It is interesting to note the Liturgy of the Word on Palm Sunday, also referred to as Passion Sunday. While the first two readings and the psalm – Is 50: 4-7; Ps 21: 8-9, 17, 18a, 19-20, 23-24; Phil 2: 6-11 – remain the same for cycles A, B and C, the Gospel changes from year to year, highlighting the three Synoptics: St Matthew (26: 14-27, 66), St Mark (14: 1-15, 47), and St Luke (22: 14-23, 56), respectively. They give an account of the Last Supper, the Agony in the Garden, the unfair Trial, the Way to Calvary, and the Crucifixion and Death.

Thus, St John is the only evangelist who does not figure on Palm Sunday. The Beloved Disciple – who offers a selective and somewhat different perspective on the Divine Master, more theological and mystical – is very especially reserved for Maundy Thursday (Jn 13: 1-15) and Good Friday (Jn 18: 1-19, 42), besides two weekday readings. While the Gospel of Thursday focusses on the Last Supper, that of Friday is a Passion narrative that begins with Gethsemane and ends with our Lord’s Death on the Cross.

That much for the readings. Now, as regards the designation of the sixth Sunday of Lent: it is officially called ‘Palm Sunday’, recalling the day when Jesus arrived to a hero’s welcome for the Passover in Jerusalem. No wonder, Chesterton’s ‘Donkey’ was ecstatic: ‘There was a shout about my ears, And palms before my feet,’ he said. But what finally determined the choice of a beast ‘with a monstrous head and sickening cry’, ‘the tattered outlaw of the earth’?

Jesus had walked up to Jerusalem in the past. Although the Synoptics speak of just one Passover, St John states that He celebrated three Passover Feasts in the city of David. Yet, this time he chose to use a donkey, to enter in peace, as a king traditionally did, into a city that was his very own – unlike a conquering king that arrived on a warhorse. Jesus borrowed a colt, which was soon thereafter returned to its owner, realising many Old Testament allusions, the most important being ‘Behold, O Jerusalem of Zion, the King comes onto you meek and lowly riding upon a donkey.’ (Zech 9: 9)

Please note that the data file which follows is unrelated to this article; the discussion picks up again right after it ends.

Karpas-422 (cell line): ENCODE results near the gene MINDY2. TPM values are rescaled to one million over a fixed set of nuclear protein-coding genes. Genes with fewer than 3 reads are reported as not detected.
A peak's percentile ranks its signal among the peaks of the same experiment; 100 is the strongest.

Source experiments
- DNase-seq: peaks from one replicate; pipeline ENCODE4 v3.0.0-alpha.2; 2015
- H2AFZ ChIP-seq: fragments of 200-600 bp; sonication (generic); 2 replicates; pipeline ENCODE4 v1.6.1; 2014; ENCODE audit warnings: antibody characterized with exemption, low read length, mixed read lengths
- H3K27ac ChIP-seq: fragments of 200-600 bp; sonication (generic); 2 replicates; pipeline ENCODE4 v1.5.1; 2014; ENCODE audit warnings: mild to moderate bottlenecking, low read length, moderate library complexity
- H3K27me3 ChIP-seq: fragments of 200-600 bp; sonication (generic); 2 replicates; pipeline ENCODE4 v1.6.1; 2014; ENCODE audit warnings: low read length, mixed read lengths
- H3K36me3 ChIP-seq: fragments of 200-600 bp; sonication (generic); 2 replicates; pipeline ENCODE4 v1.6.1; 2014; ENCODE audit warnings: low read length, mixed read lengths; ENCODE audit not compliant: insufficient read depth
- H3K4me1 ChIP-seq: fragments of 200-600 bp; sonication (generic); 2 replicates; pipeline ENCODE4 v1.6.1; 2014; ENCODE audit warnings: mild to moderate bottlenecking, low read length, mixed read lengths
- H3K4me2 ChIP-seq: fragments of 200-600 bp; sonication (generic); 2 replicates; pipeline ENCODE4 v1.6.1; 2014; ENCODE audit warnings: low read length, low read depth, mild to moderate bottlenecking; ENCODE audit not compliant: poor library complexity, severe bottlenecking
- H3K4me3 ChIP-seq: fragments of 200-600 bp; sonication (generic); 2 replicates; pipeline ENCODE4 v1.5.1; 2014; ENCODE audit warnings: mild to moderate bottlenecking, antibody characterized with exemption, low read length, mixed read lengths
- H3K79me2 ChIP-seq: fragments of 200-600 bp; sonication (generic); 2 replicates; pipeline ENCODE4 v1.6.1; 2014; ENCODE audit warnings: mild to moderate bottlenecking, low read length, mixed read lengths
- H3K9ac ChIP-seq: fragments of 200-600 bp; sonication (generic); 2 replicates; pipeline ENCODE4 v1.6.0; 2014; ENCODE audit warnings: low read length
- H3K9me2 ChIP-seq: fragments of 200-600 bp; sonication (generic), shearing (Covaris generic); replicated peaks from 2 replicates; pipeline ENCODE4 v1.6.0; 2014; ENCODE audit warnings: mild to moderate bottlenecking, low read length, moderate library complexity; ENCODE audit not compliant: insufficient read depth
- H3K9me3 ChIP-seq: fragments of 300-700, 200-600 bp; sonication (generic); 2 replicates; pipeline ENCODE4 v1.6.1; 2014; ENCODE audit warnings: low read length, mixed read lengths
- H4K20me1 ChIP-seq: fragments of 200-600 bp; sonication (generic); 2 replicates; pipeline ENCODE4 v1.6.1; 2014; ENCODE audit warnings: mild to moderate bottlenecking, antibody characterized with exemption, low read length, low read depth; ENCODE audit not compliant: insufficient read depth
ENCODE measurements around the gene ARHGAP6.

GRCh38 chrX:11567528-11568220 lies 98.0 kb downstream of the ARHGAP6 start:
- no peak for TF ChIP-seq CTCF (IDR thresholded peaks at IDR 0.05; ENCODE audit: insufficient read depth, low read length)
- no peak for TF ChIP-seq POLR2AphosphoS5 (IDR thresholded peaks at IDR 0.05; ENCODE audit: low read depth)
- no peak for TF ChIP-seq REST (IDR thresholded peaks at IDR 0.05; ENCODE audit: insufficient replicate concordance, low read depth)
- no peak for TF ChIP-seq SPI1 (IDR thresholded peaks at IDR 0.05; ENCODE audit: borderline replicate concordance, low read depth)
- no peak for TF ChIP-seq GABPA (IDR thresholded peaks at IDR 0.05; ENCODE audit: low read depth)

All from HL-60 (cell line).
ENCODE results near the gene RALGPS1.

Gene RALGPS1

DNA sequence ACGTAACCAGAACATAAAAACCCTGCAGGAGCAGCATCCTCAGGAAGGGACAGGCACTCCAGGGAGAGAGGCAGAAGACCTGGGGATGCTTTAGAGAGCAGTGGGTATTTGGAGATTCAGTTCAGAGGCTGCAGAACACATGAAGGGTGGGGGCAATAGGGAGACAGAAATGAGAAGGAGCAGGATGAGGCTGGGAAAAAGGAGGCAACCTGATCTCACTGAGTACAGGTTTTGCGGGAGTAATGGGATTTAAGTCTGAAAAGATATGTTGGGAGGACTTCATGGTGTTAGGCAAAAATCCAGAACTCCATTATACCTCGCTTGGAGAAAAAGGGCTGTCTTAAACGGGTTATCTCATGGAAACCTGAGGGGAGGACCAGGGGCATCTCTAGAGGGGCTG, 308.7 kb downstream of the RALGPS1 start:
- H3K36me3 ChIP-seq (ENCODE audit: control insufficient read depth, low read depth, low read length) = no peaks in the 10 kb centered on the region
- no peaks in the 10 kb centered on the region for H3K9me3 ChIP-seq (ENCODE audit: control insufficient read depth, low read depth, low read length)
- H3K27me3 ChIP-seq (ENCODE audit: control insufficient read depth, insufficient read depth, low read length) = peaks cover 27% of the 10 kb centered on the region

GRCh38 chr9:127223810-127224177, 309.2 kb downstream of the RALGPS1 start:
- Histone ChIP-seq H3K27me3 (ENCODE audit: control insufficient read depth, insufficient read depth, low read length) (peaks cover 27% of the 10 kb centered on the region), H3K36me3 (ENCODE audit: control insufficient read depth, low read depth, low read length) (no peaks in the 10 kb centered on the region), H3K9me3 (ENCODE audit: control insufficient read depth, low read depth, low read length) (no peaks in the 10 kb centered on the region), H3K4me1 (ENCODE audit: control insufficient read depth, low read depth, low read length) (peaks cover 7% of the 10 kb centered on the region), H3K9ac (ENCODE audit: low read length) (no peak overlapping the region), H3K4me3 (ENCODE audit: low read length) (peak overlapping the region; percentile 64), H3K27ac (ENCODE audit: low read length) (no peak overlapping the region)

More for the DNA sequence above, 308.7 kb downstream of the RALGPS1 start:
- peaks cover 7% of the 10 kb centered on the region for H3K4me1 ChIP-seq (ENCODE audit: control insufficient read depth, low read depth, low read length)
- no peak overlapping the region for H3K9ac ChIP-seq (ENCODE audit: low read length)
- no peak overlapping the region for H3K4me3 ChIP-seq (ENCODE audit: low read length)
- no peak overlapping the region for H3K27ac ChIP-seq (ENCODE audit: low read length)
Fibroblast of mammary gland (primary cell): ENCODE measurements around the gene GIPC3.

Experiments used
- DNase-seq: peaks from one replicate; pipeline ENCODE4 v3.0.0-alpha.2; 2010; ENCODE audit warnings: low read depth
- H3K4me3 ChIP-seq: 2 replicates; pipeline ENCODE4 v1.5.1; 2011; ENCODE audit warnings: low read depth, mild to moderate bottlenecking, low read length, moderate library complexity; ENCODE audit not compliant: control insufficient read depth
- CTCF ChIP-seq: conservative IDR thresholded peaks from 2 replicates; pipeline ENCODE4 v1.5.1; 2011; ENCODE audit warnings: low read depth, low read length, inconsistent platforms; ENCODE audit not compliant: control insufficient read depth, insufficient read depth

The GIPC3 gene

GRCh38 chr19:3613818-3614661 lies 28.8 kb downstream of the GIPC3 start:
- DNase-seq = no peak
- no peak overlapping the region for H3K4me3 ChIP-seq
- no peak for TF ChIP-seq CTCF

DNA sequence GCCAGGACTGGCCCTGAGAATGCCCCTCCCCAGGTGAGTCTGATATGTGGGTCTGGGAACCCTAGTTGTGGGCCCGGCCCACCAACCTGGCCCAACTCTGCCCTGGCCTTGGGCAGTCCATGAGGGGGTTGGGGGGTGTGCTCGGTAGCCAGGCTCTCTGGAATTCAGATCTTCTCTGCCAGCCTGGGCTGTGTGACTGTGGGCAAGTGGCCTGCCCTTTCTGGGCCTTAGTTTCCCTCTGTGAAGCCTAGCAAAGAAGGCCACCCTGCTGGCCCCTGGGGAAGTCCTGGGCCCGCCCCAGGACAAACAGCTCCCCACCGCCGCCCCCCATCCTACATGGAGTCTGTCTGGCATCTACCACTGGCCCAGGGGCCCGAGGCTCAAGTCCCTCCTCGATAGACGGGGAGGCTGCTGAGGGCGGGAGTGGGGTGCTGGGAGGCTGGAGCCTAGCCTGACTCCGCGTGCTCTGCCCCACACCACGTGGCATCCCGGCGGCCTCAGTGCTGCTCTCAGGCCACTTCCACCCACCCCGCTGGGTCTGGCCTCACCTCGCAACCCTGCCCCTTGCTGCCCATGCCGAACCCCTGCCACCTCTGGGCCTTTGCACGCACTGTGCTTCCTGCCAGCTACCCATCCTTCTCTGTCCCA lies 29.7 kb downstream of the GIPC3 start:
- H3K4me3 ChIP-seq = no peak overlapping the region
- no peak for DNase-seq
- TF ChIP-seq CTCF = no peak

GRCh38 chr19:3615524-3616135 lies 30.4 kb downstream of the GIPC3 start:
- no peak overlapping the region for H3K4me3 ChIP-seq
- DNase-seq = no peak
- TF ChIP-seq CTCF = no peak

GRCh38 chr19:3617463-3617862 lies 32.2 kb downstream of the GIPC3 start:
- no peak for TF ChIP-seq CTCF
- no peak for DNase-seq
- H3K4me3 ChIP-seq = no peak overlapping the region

But what were the crowds so excited about that they should thus cheer Jesus? Pope Benedict XVI, in his book Jesus of Nazareth, states that ‘Jesus had set out with the Twelve, but they were gradually joined by an ever-increasing crowd of pilgrims.’ On the way, the blind Bartimaeus who was cured clinched it; he became a fellow pilgrim on the way to Jerusalem. The miracle filled the people with hope that Jesus might indeed be the new David for whom they were waiting.

Jesus was not going to re-establish the Davidic kingdom – far from it! He had always said that his kingdom is not of this world. Yet, the disciples’ act of enthusiastically seating Jesus on that beast of burden was ‘a gesture of enthronement in the tradition of the Davidic kingship’; the pilgrims who, infected by that enthusiasm, joined in spreading out their garments and waving out palms, mirrored a tradition of Israelite kingship; and their exultant cries, though reported differently by the evangelists, all point to the Old Testament. Still, those players were blissfully unaware that they were fulfilling the Scripture.

The most important part of Scripture was, however, played out was by Jesus Himself. He who had come to celebrate the ‘Passover of the Jews’, as the Synoptic evangelists call it, was in truth observing ‘the Passover of His death and Resurrection’, as St John the Evangelist puts it, for this is what the Saviour said to His disciples: ‘I have been very eager to eat this Passover meal with you before my suffering begins. For I tell you now that I won’t eat this meal again until its meaning is fulfilled in the Kingdom of God.’ (Lk 22:15-16). Jesus fulfilled the Passover by becoming the Sacrificial Lamb.

Our Saviour’s triumphal entry into Jerusalem quickly led to His sorrowful Passion on Calvary. That is how ‘Palm Sunday’ becomes synonymous with ‘Passion Sunday’ in the Liturgy of the Word.